Portrait Corin Sworn Courtesy Max Mara and Collezione Maramotti

Corin Sworn. Photo courtesy Max Mara and Collezione Maramotti.

When the Canadian-born, Glasgow-based artist Corin Sworn won last year’s Max Mara Art Prize for Women, she was awarded a six-month residency in Italy, where she immersed herself in the country’s age-old culture of costume and theatre. The resulting exhibition at London’s Whitechapel gallery brings to life the slippery history of renaissance wandering players and acrobats, known as the Commedia dell’Arte, with some help from the Italian fashion house’s own traditional tailors.

In a darkened gallery Sworn has created a magical stage set, softly lit by colored bulbs and paper moons. Alongside props including a fake beard, a decidedly phallic truncheon and what appear to be the mummified remains of a rat and a hare, are costumes for tumblers, mimes and actors hanging from wooden stands.

With no surviving garments to work from, Sworn turned to drawings and written accounts to fashion the costumes, which were handmade by Max Mara’s craftspeople in Reggio Emilia, a city where the tradition of tailoring goes back generations. Capes and loose white tunics and trousers patterned with zigzags and triangles, conjure a bygone cast of lovers, bold captains and clowns.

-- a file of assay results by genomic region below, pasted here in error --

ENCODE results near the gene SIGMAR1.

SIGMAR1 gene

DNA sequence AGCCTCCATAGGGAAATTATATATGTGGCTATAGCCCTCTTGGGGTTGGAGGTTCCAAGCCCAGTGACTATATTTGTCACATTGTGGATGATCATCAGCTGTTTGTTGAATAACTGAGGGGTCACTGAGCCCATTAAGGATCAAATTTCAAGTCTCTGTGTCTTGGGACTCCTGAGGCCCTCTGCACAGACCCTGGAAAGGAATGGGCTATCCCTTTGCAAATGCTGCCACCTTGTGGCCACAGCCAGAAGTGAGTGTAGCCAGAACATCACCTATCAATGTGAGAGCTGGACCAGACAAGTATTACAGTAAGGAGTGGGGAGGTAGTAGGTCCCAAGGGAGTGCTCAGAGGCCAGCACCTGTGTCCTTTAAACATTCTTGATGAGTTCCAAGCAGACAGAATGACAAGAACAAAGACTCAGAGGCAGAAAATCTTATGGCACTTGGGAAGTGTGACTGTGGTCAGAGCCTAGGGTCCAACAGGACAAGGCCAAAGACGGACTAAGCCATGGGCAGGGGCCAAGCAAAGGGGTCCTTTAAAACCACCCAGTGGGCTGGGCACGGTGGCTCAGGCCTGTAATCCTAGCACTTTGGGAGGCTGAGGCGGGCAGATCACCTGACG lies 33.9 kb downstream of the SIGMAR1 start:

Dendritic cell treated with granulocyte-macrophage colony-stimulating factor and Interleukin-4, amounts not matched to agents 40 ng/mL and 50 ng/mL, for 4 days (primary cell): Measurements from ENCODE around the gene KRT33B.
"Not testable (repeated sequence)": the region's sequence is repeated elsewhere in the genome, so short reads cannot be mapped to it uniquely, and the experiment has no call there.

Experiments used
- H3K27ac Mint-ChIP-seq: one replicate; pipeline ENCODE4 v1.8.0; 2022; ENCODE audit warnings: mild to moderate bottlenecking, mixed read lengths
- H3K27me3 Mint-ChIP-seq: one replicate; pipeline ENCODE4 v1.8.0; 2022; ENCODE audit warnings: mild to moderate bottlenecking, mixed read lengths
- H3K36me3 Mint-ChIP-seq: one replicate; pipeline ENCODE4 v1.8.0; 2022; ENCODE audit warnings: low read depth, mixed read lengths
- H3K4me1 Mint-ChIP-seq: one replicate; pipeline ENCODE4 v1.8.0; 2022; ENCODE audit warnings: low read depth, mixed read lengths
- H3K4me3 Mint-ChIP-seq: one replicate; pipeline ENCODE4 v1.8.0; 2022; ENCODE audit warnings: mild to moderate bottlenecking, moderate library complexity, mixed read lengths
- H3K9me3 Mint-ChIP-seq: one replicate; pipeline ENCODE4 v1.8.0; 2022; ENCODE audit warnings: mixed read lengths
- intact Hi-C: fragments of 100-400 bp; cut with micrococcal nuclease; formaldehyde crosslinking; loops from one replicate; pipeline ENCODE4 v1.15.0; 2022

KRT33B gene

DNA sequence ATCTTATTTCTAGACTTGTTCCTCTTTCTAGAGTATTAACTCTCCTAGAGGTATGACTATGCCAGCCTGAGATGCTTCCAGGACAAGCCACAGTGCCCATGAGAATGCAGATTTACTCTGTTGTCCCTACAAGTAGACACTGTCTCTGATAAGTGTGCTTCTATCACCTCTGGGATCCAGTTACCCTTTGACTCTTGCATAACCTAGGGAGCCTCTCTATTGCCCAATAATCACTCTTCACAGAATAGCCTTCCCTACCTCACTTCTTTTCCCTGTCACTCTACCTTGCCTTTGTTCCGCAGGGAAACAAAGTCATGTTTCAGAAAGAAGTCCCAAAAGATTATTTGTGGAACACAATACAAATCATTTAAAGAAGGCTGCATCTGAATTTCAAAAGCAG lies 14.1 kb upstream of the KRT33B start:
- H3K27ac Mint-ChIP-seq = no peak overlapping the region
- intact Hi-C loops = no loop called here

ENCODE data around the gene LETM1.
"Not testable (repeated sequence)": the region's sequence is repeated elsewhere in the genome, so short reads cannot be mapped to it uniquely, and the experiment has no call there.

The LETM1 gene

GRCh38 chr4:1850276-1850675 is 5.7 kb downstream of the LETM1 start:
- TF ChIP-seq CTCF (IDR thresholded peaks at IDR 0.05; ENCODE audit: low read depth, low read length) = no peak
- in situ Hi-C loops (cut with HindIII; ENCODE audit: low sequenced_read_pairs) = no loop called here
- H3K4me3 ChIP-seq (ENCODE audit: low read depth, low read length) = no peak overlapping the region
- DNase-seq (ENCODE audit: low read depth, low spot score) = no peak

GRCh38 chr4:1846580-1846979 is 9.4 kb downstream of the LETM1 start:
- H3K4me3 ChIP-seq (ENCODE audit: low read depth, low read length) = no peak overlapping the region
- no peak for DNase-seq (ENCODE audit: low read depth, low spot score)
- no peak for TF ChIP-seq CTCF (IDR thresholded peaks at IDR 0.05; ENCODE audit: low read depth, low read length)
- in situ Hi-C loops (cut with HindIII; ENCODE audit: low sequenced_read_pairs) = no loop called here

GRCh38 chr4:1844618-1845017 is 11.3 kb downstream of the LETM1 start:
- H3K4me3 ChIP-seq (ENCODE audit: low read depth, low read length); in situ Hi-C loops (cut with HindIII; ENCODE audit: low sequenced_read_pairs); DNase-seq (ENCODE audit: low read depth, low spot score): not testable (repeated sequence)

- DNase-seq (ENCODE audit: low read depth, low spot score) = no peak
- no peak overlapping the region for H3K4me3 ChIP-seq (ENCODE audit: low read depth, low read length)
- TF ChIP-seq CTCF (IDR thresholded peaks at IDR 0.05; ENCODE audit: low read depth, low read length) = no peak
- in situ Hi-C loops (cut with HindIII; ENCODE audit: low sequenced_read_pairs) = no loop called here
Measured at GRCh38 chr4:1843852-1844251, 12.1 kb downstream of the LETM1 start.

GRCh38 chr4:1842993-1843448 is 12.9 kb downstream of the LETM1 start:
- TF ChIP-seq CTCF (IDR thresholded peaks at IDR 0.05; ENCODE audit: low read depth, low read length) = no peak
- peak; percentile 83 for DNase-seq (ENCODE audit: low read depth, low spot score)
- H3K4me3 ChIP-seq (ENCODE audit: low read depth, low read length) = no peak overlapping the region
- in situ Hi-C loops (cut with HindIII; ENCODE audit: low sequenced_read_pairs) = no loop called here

The strict social significance of renaissance dress and how theatre threw a spanner in the works is what most fascinates Sworn though. “People could only wear specific clothes by law, but clothing was so valuable,” she explains. “During my research I discovered a jerkin that cost more than Shakespeare’s house. Servants couldn’t necessarily wear clothes they might have been given by their masters, but they could pawn them at theatres. At the same time, people were watching social ranks become mobile on stage.”

The art of imposture is also central to Sworn’s essay, narrated through several speakers amid the clothes and props, and a film shot by former Max Mara Prize winner Margaret Salmon that unfolds on two narrow mirror-like screens. The essay explores the legendary 16th-century case of the impersonation of Martin Guerre, the Basque peasant who, having left his wife, was usurped by a stranger claiming to be the original Guerre. The imposter was eventually unmasked and hanged. In a dark reflection of his fate, the film features rope-climbing feats performed by women acrobats in period drag.

“The Commedia dell’Arte was the first time women came to the stage,” enthuses Sworn. “They played lovers and narrated poems and philosophy. As a contemporary artist the idea that women brought philosophy to the popular stage was wildly exciting.”